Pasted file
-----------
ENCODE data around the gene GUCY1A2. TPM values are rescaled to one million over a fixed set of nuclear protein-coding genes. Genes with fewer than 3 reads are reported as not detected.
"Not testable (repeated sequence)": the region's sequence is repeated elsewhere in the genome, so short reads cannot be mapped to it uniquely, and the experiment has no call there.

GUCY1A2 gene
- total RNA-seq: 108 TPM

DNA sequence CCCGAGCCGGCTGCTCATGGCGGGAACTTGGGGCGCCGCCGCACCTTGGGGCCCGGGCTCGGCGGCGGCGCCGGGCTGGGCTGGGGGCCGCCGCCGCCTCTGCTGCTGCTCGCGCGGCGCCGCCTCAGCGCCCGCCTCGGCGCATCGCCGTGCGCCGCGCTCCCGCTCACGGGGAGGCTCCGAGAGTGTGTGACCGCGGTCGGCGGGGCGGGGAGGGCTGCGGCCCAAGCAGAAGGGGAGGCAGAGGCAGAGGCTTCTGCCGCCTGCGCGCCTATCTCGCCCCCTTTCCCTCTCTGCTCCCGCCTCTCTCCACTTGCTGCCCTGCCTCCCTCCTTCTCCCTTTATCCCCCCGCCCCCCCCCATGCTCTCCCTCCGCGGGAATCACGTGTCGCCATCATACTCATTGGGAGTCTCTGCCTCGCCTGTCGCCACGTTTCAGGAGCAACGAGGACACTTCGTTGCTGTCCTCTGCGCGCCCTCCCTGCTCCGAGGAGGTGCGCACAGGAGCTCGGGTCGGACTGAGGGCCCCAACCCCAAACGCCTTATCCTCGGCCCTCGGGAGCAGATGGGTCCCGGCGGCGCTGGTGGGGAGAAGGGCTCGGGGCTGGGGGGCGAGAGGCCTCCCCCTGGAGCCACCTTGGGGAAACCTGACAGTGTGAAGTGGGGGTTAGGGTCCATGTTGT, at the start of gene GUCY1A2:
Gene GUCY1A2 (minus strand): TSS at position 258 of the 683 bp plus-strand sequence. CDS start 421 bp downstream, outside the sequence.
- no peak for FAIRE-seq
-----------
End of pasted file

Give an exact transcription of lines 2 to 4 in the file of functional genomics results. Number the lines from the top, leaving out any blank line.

"Not testable (repeated sequence)": the region's sequence is repeated elsewhere in the genome, so short reads cannot be mapped to it uniquely, and the experiment has no call there.

GUCY1A2 gene
- total RNA-seq: 108 TPM